• peanut allergy;
  • diagnosis;
  • uncertain history;
  • confirmatory tests;
  • skin prick tests;
  • specific IgE

Ben-Shoshan M, Kagan R, Primeau M-N, Alizadehfar R, Turnbull E, Harada L, Dufresne C, Allen M, Joseph L, St. Pierre Y, Clarke A. Establishing the diagnosis of peanut allergy in children never exposed to peanut or with an uncertain history: a cross-Canada study. Pediatr Allergy Immunol 2010: 21: 920–926. © 2010 John Wiley & Sons A/S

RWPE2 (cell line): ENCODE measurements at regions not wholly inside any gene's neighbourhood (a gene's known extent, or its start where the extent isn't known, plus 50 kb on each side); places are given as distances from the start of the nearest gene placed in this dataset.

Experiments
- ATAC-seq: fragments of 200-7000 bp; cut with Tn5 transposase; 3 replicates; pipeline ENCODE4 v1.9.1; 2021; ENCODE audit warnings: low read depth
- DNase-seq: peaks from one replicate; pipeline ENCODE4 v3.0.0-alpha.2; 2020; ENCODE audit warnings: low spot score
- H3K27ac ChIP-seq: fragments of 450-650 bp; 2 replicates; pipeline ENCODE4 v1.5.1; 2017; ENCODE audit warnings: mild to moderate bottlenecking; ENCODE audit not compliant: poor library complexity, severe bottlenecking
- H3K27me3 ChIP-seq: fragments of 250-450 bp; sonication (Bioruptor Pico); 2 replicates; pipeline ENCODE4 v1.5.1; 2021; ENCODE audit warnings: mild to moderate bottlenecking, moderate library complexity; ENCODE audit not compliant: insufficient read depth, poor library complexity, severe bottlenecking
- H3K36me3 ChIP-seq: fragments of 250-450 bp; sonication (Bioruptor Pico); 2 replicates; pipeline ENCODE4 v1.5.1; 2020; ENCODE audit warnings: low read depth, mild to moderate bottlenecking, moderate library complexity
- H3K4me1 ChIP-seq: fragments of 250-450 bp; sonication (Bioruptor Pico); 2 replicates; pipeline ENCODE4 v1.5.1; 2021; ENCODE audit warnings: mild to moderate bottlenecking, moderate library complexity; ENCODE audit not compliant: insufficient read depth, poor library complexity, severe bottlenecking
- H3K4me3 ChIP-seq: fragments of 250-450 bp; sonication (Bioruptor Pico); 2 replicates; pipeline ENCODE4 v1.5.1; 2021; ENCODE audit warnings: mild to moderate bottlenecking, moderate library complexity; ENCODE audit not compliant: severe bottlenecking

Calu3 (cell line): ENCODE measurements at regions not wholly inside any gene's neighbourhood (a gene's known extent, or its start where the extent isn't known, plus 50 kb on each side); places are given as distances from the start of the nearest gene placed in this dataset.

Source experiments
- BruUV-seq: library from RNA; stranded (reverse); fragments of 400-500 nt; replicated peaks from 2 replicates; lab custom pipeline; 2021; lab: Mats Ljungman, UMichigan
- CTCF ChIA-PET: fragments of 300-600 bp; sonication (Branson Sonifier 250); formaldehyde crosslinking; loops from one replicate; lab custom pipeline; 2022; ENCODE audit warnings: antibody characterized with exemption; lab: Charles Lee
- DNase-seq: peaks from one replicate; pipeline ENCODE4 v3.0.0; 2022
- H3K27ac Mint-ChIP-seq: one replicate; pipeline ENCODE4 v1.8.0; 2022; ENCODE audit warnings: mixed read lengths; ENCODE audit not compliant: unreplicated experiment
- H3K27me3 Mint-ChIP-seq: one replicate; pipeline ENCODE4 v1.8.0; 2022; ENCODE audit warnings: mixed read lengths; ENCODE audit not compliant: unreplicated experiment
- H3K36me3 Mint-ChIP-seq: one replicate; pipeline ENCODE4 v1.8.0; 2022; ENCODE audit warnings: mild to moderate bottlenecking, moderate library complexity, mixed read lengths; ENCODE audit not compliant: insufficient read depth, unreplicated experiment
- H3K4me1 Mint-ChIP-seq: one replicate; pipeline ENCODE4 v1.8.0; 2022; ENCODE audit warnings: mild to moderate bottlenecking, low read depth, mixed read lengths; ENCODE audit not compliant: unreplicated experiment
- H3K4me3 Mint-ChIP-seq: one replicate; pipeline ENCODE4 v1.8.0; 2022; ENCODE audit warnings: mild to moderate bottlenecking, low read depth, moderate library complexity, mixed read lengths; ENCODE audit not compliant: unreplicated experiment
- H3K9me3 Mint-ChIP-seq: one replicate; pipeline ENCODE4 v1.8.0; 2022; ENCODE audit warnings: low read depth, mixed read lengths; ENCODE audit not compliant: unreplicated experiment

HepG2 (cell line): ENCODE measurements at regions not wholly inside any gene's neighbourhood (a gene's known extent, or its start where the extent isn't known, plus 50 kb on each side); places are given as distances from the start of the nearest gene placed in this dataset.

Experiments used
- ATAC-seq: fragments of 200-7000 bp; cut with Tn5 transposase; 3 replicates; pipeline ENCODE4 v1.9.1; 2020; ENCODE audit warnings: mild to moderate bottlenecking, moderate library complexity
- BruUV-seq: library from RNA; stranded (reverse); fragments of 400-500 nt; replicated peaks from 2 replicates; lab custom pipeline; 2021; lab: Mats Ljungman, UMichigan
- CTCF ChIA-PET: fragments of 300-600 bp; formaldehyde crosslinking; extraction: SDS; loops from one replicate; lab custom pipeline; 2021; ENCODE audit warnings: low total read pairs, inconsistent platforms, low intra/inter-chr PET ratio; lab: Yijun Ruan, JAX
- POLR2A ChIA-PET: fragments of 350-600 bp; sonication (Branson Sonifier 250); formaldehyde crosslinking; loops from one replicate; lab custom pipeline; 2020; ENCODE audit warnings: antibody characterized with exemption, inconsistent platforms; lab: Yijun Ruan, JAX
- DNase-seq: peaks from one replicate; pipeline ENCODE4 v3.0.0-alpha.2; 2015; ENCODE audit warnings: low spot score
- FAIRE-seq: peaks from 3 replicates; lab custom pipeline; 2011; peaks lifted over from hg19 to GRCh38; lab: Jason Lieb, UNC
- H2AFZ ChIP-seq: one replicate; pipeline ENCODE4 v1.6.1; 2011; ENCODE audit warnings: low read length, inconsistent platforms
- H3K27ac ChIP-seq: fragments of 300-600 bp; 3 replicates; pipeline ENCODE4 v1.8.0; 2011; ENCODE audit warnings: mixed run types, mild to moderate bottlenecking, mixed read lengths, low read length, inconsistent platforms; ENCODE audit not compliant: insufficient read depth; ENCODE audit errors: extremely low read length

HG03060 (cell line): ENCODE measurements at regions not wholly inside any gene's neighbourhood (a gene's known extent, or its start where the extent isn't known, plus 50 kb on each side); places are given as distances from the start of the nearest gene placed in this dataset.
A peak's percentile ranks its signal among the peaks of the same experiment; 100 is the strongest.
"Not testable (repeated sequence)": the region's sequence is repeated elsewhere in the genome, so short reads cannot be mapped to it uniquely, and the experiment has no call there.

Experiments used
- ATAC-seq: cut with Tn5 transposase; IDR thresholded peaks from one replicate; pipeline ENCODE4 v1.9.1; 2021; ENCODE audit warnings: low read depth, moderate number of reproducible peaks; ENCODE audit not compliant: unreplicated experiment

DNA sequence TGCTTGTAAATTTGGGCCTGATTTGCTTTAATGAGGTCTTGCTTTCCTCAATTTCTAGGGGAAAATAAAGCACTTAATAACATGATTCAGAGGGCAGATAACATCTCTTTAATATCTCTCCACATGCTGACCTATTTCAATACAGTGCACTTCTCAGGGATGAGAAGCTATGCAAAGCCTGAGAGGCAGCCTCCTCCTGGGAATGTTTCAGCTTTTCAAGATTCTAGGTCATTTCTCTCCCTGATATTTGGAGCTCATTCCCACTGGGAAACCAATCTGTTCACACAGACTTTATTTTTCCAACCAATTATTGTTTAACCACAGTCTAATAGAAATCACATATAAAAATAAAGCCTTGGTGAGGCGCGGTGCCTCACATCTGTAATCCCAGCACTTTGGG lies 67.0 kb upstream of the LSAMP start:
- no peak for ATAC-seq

The diagnosis of peanut allergy (PA) can be complex especially in children never exposed to peanut or with an uncertain history. The aim of the study is to determine which diagnostic algorithms are used by Canadian allergists in such children. Children 1–17 yrs old never exposed to peanut or with an uncertain history having an allergist-confirmed diagnosis of PA were recruited from the Montreal Children’s Hospital (MCH) and allergy advocacy organizations. Data on their clinical history and confirmatory testing were compared to six diagnostic algorithms: I. Skin prick test (SPT) ≥8 mm or specific IgE ≥5 kU/l or positive food challenge (+FC); II. SPT ≥8 or IgE ≥15 or +FC; III. SPT ≥13 or IgE ≥5 or +FC; IV. SPT ≥13 or IgE ≥15 or +FC; V. SPT ≥3 and IgE ≥5 or IgE ≥5 or +FC; VI. SPT ≥3 and IgE ≥15 or IgE ≥15 or +FC. Multivariate logistic regression analysis was used to identify factors associated with the use of each algorithm. Of 497 children recruited, 70% provided full data. The least stringent algorithm, algorithm I, was applied in 81.6% (95% CI, 77–85.6%) of children and the most stringent, algorithm VI, in 42.6% (95% CI, 37.2–48.1%).The factor most associated with the use of all algorithms was diagnosis made at the MCH in those never exposed to peanut. Other factors associated with the use of specific diagnostic algorithms were higher paternal education, longer disease duration, and the presence of hives, asthma, eczema, or other food allergies. Over 18% (95% CI, 14.4–23.0%) of children were diagnosed with PA without fulfilling even the least stringent diagnostic criteria.